The Cardinal’s Column
Francis Cardinal George, O.M.I.
May 6, 2012
Living in the kingdom of God
Cardinal George's Schedule
- May 6: 11:30 a.m., 50th Anniversary Mass, St. Zachary, Des Plaines
- May 7: 1 p.m., College of Consultors' Meeting, Quigley Center; 3:30 p.m. Finance Council Meeting, Quigley Center
- May 8: 9:30 a.m., Presbyteral Council General Meeting, DePaul University, O'Hare Campus; 5:30 p.m., 75th Anniversary Mass, Notre Dame High School for Girls, St. Ferdinand
- May 10: 7:30 a.m., Big Shoulders Fund Board of Directors' Meeting, Chicago Club; 2 p.m., Board of Advisors' Meeting, University of St. Mary of the Lake, Mundelein
- May 11: 9:30 a.m., Leo High School Visit; 7 p.m., Confirmation Liturgy, St. Bronislava
- May 12: 10 a.m., Priesthood Ordination Mass, Holy Name Cathedral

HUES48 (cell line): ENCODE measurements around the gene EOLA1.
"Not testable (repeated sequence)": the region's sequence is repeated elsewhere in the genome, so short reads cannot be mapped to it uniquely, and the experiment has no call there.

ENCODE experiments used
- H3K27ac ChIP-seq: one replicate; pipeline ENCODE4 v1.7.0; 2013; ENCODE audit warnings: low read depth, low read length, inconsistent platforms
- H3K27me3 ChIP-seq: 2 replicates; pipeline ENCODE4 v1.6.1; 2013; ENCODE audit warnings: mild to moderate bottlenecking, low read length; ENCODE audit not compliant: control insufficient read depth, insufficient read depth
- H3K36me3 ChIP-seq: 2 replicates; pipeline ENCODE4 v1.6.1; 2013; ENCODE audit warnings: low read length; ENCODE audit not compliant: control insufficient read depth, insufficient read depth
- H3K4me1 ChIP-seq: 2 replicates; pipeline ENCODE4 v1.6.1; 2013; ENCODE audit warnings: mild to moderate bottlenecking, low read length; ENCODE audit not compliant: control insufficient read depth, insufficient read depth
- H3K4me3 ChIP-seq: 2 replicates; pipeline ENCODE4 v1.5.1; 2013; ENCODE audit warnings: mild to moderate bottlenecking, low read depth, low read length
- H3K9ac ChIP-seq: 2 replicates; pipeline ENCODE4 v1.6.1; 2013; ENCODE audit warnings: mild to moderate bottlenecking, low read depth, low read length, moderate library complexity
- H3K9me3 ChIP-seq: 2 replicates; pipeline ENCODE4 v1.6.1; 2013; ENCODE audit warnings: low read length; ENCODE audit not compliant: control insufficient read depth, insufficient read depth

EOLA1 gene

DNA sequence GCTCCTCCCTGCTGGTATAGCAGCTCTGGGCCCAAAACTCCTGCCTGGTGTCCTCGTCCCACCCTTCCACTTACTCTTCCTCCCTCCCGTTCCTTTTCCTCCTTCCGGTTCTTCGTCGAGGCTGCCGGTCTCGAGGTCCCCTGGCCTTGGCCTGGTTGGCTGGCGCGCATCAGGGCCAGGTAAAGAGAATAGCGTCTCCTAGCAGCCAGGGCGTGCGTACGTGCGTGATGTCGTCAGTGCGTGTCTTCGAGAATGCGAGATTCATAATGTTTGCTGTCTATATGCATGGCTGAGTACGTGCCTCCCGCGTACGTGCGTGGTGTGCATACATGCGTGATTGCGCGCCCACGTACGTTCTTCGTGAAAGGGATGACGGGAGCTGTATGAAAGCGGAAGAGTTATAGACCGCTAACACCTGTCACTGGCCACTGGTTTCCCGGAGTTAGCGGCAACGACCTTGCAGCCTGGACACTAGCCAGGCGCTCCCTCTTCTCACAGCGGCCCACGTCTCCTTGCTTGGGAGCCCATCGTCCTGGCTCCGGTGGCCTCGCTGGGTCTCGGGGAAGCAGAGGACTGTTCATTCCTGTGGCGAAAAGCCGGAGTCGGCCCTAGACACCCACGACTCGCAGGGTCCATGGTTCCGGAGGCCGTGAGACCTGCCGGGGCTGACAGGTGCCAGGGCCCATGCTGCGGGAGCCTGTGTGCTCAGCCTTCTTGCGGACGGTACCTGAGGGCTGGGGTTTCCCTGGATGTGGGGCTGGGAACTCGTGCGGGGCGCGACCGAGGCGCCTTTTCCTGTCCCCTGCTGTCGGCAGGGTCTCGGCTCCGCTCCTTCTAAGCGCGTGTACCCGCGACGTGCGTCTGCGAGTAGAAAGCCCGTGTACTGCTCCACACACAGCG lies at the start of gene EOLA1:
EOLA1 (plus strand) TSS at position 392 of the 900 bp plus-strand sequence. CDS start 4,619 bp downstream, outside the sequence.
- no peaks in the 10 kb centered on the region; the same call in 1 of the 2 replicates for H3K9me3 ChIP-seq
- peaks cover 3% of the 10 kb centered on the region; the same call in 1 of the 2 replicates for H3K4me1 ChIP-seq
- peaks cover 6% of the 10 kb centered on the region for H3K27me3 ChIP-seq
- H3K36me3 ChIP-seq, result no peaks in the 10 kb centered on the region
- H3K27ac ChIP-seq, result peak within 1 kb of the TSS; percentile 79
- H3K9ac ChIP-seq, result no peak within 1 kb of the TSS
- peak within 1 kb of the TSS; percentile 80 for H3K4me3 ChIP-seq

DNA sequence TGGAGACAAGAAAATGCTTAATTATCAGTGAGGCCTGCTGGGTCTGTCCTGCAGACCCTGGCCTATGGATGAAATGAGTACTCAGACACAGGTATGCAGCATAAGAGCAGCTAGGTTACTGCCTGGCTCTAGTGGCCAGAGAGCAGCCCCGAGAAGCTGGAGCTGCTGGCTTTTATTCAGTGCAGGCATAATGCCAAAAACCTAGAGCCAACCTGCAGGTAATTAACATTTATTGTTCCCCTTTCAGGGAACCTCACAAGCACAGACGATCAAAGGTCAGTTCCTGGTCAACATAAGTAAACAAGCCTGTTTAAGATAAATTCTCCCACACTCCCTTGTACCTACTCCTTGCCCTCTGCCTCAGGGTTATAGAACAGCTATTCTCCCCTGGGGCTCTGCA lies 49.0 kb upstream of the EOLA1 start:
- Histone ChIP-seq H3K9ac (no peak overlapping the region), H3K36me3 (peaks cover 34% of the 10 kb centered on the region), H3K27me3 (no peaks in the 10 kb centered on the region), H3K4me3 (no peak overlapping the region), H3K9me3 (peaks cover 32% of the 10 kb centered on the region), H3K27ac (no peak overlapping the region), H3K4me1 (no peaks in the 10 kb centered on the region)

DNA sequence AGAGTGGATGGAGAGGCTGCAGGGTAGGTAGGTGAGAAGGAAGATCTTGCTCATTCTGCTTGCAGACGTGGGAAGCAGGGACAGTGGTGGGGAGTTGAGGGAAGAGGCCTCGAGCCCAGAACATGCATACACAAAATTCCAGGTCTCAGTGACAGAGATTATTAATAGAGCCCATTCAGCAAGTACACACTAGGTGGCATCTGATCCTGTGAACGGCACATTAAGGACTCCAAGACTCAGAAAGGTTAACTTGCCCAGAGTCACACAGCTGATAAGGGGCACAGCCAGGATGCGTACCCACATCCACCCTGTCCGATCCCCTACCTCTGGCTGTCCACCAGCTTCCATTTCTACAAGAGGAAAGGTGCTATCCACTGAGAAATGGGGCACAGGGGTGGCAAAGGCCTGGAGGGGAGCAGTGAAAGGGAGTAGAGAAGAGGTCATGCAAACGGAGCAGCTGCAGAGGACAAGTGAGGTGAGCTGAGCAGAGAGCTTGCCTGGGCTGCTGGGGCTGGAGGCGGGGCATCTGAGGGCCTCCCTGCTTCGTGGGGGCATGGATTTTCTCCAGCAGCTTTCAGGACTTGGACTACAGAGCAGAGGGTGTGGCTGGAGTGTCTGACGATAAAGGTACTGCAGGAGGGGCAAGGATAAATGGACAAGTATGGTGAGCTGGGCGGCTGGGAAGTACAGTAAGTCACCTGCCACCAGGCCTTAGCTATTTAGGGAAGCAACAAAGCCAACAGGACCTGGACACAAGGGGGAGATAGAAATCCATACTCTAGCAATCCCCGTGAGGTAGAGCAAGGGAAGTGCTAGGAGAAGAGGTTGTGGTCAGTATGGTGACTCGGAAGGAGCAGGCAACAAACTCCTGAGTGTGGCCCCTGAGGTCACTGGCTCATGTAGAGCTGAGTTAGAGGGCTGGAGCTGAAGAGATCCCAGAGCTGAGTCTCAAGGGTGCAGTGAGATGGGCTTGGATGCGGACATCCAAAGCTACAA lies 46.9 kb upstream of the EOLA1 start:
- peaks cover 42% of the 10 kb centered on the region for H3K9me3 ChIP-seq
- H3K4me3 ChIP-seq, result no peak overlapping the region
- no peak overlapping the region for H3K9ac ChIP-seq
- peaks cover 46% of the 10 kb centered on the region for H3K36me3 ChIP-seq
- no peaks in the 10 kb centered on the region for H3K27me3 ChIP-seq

- May 13: 9:30 a.m., Baccalaureate Mass, St. Norbert College, De Pere, Wis.; 1:30 p.m., Commencement Address, St. Norbert College, De Pere, Wis.
- May 14: 2 p.m., Ordination of Rev. Msgr. David J. Malloy as Bishop of Rockford; 7 p.m., Concert, The Suffering of the Innocents, Orchestra Hall, Symphony Center
- May 15: 10 a.m., Episcopal Council Meeting, Quigley Center; 1 p.m., Administrative Council Meeting, Quigley Center; 5:30 p.m., The Lumen Christi Institute Great Books Seminar, Chicago Club
- May 17: 1 p.m., Address the Board of Trustees, DePaul University
- May 18: 2 p.m., Ordination of the Most Reverend Liam Cary as Bishop of Baker, Bend, Ore.
- May 19: 11 a.m., Jubilee Celebration for Religious Men and Women, St. Barbara, Chicago; 5 p.m., 150th Anniversary Mass, St. Joseph Women's Club, St. Joseph, Wilmette
Cardinal George approved the following clergy appointment May 1:
Rev. Waldemar Stawiarski, pastor of St. Helen Parish, West Augusta Blvd., to be on sabbatical from May 1 to Oct. 31, 2012.
Rev. Louis Tylka, pastor of Mater Christi Parish, North Riverside, to be on sabbatical from May 21 to Nov. 21, 2012.